I feel sick even thinking about it, my head hurts and my entire being feels sad that I ever left. I don’t regret coming to Taiwan and I’m supposed to be moving to Poland once my contract has ended so this PhD would interfere with more than my current position. I have until the 16th of next month to apply… It’s one minute, make that two minutes past midnight on Wednesday now and although I should probably start to make my way to bed, I think I’m going to stay awake a little later tonight and distract myself with cartoons and hot chocolate. I don’t think I’ll be able to sleep, not like this, not with so much going on in my mind at the moment.
It is now three minutes past midnight. The mosquitos are out in full force now; I need to buy a new repellent plug cartridge as the one in my bathroom is practically empty. Five minutes past, my head hurts so much and the skin on my face has been blistering for about three days. Six minutes past, I had to share a classroom with cockroaches (a regular occurrence), mosquitos and a dragon fly today… I have never been as frightened as I was by a dragon fly the size of my hand flying towards my head. It looked positively prehistoric, perhaps even futuristic (a camera wielding drone); it just didn’t seem of this time, it didn’t make sense. It scared me. Nine minutes past, my manager told me I should update my blog with a post which included the words “a dragon fly made me cry”, so there it is. Also, I should probably point out that it didn’t actually make me cry. Eleven minutes past, a student told me that my hair wasn’t cute. I felt concerned by our differing perceptions of cuteness. She didn’t care.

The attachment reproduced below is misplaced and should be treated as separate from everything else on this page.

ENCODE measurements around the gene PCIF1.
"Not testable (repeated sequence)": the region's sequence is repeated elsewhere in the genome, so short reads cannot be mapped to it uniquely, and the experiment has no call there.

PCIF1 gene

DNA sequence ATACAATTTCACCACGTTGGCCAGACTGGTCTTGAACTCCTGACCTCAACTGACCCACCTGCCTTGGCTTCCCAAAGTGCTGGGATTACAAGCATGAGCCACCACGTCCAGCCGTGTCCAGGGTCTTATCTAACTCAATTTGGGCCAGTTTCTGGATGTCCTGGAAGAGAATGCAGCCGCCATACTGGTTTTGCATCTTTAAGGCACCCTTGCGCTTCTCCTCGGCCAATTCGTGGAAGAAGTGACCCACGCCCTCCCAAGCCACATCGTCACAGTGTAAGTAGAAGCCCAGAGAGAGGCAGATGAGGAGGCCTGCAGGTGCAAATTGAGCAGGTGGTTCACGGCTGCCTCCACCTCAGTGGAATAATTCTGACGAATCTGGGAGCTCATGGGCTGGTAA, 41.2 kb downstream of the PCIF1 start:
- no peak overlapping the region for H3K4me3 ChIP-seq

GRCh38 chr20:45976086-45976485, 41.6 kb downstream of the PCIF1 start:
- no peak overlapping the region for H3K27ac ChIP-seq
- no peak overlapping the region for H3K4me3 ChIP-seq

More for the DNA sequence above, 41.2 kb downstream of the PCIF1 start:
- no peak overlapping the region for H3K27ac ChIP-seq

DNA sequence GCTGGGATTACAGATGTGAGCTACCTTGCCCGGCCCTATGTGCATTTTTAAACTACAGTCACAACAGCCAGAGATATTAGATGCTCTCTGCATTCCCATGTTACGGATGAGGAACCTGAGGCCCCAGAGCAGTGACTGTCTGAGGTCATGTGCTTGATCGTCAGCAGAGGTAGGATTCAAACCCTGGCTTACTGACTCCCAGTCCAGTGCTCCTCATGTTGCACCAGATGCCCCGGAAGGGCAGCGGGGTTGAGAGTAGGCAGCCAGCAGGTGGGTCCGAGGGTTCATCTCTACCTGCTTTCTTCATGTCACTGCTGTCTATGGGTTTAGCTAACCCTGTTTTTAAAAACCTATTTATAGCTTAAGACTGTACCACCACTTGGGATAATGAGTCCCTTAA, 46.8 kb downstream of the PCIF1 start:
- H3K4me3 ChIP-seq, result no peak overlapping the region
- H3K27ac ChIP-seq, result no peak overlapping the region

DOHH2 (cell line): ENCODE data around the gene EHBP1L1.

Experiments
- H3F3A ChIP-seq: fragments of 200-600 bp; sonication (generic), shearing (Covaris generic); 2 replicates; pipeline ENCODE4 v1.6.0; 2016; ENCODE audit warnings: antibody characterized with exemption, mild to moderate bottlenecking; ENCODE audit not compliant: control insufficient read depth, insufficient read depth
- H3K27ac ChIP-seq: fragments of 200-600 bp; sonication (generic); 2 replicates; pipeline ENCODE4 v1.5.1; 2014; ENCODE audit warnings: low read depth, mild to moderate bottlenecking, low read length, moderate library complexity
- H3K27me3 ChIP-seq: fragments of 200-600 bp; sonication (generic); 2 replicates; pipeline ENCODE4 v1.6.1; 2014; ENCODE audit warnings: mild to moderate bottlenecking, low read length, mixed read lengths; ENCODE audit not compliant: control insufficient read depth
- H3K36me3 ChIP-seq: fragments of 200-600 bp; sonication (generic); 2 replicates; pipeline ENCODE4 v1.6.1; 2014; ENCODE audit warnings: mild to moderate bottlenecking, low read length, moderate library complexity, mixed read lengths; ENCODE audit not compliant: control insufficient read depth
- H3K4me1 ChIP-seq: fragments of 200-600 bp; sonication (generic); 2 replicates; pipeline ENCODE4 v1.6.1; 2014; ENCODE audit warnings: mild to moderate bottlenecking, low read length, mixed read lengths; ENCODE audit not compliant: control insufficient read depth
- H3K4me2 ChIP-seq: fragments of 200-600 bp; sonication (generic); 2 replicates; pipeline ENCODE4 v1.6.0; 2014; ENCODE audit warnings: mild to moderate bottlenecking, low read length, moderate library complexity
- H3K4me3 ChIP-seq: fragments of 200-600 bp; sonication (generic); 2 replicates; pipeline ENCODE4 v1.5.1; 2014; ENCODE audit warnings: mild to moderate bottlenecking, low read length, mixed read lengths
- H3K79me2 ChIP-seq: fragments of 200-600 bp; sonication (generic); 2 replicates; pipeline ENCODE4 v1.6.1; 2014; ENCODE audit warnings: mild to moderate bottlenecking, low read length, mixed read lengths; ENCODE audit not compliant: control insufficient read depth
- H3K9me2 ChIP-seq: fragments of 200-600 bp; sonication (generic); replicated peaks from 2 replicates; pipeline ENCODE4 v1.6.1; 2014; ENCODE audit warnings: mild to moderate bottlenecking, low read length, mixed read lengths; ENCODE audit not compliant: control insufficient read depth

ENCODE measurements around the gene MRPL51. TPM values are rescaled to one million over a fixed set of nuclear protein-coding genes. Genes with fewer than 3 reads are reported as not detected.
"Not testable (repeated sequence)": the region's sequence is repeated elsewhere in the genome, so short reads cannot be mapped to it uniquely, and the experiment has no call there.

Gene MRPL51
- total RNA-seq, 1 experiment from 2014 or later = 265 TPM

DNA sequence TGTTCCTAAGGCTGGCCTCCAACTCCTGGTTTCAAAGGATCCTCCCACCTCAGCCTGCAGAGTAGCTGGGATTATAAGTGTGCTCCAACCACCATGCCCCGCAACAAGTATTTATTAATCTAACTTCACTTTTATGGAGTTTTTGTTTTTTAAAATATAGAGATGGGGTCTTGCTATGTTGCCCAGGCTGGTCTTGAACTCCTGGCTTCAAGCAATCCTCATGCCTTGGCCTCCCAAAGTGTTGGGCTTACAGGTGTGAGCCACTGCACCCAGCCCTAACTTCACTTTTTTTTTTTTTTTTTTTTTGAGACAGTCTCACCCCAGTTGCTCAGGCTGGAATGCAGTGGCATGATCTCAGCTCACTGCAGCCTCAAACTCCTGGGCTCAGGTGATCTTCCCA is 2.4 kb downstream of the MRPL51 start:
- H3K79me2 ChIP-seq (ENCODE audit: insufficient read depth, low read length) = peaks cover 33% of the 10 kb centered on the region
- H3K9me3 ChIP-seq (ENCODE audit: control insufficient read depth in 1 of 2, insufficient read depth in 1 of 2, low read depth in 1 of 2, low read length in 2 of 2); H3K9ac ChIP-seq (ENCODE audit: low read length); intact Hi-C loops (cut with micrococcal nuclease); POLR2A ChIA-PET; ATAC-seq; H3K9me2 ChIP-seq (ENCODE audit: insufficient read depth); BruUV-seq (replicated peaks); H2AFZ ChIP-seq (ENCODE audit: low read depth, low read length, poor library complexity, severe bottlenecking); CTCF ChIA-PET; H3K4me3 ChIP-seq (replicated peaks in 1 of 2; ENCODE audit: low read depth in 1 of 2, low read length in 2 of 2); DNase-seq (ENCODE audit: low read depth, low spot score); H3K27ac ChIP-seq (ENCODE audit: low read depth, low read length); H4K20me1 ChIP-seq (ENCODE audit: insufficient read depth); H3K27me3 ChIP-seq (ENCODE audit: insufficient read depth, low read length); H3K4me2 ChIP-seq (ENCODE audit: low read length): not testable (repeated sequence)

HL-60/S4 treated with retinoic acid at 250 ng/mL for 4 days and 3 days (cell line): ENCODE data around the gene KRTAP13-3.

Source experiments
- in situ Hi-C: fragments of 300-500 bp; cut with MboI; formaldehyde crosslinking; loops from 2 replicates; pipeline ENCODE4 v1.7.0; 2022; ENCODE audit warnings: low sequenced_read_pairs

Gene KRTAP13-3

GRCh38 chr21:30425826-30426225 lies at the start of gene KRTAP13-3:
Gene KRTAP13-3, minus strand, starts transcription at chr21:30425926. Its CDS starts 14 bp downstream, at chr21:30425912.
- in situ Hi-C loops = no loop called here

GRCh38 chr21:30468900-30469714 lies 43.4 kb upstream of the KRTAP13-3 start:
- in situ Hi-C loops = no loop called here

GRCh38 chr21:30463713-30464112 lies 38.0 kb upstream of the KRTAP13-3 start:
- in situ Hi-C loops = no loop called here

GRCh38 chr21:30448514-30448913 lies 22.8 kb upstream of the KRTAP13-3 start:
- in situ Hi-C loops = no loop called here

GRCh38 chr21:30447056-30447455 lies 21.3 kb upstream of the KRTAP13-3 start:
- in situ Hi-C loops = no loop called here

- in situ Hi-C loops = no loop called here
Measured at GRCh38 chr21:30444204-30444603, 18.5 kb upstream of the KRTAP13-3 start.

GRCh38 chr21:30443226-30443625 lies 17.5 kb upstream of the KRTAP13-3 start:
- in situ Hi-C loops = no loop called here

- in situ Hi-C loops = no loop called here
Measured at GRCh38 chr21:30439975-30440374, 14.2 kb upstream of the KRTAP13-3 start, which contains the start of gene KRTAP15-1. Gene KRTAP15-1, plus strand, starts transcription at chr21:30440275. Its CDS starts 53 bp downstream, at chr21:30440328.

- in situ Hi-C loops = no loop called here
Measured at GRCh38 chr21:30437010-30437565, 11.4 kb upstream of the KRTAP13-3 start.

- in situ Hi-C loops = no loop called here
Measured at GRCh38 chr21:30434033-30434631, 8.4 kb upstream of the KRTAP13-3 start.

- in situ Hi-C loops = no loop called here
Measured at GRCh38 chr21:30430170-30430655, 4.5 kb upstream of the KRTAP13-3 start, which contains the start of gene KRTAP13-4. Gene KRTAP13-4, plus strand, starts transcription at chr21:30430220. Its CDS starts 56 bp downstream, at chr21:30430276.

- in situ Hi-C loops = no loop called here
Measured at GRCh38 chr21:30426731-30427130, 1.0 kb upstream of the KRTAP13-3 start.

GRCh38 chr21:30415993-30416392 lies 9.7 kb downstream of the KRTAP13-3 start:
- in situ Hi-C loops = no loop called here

Tuesday the 25th of March 2014
I have three lessons today; it is currently 00:16AM. My first lesson is at 16:20PM, which is great as it means I can hopefully finish writing this post. I was recently hoping to familiarise myself with several emerging contemporary artists and curators here in Taiwan but there are more important matters at hand. ‘Taipei police used batons and water cannon to clear protestors from Taiwan’s parliament Monday morning. A group of several hundred demonstrators had been occupying cabinet offices Sunday night as part of a student-led movement against a trade pact with China. The mostly student protestors say the deal hands too much influence to China, is undemocratic, and will hurt the island. The government insists it is an economic imperative. By early Monday, people were being pulled from the premises. At least 58 were arrested and 137 were injured, reports the Associated Press.’ (Time, 2014) Several tweets, Facebook updates and videos I’ve watched regarding this have moved me to tears. Use the hashtag #SupportTaiwan in your Facebook updates and tweets to raise awareness of the situation. Taiwan is constantly wary of an invasion from mainland China.